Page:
For the first 100 natural numbers, find the
digital sums’ total of the first 100 decimal digits of all irrational roots.
digital sum is the sum of its digits.
The main task in the question is calculating irrational roots fast with a 100 digit precision.
A simple brute force solution will do a decent job here.
n, we will add the digital sum of its root (with a 100 decimal precision).
We have to implement our own function for root calculation.
Dr. Frazer Jarvis explains a faster and precise way of calculating roots in the following document.
According to the document, the root of
n can be calculated faster by subtraction.
n: The number whose root we want.
a = 5*
b = 5.
Now, repeat the following steps:
Add two 0’s at the end of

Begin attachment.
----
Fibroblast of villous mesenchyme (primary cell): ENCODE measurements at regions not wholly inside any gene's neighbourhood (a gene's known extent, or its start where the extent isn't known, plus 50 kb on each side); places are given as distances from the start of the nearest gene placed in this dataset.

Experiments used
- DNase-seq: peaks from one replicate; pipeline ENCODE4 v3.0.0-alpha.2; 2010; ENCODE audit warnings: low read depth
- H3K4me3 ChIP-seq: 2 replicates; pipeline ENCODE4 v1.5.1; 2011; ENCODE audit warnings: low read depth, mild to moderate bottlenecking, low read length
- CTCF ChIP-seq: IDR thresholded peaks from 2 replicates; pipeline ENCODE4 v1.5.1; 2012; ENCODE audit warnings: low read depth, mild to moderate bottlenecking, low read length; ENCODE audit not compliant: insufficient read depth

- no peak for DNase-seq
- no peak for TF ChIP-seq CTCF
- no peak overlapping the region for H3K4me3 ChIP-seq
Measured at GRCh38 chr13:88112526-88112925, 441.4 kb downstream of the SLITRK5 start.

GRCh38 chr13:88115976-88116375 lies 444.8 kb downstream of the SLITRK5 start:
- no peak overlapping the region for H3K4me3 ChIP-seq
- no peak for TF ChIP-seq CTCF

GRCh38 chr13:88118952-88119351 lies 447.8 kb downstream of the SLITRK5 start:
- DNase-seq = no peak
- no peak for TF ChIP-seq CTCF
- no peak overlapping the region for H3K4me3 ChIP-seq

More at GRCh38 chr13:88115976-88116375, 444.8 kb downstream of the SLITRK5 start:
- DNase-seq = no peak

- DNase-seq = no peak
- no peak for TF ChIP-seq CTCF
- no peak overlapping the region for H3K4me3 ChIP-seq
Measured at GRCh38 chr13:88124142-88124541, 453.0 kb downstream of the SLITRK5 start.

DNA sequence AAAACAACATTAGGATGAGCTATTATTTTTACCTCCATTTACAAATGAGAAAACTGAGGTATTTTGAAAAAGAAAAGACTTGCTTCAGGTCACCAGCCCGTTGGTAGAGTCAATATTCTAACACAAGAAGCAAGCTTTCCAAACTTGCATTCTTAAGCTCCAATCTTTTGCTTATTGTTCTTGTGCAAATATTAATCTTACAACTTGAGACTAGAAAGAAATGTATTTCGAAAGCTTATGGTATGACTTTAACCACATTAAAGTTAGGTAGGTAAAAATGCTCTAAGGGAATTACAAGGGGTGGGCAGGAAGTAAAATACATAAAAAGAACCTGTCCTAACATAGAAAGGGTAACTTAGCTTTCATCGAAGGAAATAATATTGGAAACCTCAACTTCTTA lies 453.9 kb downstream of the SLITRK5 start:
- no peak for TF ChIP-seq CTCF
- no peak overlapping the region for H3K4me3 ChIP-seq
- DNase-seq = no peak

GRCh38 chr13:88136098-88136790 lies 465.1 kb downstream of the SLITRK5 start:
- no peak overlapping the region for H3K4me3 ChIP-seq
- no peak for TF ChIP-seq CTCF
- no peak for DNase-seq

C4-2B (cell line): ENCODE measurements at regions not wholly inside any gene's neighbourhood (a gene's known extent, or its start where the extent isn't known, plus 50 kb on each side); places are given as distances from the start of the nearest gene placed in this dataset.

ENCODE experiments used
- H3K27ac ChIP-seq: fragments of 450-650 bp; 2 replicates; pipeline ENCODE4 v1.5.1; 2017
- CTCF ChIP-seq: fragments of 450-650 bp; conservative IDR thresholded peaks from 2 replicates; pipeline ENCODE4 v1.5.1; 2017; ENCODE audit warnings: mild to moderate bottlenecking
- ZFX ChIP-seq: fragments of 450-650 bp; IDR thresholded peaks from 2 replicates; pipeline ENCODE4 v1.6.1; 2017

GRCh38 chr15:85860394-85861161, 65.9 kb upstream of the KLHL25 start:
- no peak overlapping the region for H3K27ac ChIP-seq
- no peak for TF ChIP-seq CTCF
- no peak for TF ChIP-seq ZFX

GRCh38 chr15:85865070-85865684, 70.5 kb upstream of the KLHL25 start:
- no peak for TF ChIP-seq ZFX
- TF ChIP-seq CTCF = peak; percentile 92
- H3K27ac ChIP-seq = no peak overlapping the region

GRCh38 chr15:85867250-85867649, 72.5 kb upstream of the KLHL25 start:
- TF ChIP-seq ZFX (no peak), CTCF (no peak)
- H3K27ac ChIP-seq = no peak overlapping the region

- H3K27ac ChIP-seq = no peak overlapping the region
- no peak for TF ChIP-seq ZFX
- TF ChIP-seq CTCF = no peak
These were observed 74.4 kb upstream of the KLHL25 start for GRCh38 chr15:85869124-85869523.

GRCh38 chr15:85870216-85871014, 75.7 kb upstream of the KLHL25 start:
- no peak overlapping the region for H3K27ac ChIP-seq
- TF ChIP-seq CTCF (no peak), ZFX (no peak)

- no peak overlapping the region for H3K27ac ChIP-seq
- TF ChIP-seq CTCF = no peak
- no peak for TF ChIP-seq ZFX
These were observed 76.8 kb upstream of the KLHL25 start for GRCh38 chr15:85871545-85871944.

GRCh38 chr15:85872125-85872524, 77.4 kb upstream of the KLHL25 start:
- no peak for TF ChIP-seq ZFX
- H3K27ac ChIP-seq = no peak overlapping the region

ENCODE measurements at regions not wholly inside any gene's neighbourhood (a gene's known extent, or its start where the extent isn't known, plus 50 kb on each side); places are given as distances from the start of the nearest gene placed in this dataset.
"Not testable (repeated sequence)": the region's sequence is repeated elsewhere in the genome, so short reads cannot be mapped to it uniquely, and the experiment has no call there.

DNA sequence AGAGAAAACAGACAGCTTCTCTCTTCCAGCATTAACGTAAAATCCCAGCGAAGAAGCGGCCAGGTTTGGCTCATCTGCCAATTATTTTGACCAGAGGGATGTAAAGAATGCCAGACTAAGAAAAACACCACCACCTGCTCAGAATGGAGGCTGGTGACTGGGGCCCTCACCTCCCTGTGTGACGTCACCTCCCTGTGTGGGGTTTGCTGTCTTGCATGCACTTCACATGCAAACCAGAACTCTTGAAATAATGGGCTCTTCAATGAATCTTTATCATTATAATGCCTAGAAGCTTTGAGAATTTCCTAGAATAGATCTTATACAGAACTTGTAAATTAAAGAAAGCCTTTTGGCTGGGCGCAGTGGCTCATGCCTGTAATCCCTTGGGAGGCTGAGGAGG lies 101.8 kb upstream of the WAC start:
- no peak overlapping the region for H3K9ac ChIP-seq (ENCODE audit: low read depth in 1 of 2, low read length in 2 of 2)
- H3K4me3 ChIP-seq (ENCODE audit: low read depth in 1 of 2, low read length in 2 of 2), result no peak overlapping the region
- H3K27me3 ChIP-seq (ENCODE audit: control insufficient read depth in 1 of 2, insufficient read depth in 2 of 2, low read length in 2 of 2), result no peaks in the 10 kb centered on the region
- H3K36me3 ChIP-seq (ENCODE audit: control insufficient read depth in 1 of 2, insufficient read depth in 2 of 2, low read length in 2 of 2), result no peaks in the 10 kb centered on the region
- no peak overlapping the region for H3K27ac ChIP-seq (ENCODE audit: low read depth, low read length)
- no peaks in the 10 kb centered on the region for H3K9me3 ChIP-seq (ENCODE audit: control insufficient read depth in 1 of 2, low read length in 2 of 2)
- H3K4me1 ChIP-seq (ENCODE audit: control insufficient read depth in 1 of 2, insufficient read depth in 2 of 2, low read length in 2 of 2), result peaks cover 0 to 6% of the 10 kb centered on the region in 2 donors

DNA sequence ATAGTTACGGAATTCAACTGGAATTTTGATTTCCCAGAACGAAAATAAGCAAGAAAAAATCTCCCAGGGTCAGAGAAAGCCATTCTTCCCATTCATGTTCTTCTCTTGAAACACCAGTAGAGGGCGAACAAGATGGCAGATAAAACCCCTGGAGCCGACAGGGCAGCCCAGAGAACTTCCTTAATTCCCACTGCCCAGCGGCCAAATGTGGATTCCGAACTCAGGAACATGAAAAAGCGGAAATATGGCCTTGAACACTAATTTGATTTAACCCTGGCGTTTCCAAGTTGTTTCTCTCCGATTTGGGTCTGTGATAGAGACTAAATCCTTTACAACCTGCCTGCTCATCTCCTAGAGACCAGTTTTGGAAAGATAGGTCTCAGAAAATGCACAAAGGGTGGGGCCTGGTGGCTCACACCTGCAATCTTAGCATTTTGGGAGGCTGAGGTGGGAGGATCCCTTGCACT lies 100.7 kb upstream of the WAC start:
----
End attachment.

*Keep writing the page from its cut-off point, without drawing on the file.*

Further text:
Add one 0 in
b just before the last digit:
b = (
b%10 )x10 +
While repeating the steps above,
b's value will be the root of
n's digits. As we repeat the steps above, the precision will increase. Hence, we will stop when we get a 100-decimal-precision.
# dSum calculates digital sum of n def dSum(n): sum = 0 while n!=0: sum+=n%10 n//=10 return sum # fastRoot will calculate root of n with 100 decimal digit precision. def fastRoot(n): a=5*n b=5 limit = 10**(101) while b<limit: if a>=b: a-=b b+=10 else: a*=100 b= (b-b%10)*10 + b%10 root = int(str(b)[:100]) return root result=0 for n in range(1,101): if n not in [1,4,9,16,25,36,49,64,81,100]: rootN = fastRoot(n) result += dSum(rootN) print(result)
Lines 2-7: We define a function,
dSum, which takes a number
n as input. It returns the digital sum of
Lines 10-23: We define a function,
fastRoot, which takes
n as input. It computes the root of
n with a 100 digit precision by the method discussed above and returns this root.
Line 27: We initialize our
result with 0.
Lines 28-31: We start a
n from 1 to 100. For every non-perfect-square
n, we increment our
result with the digital sum of
n's 100-digit-precision root.
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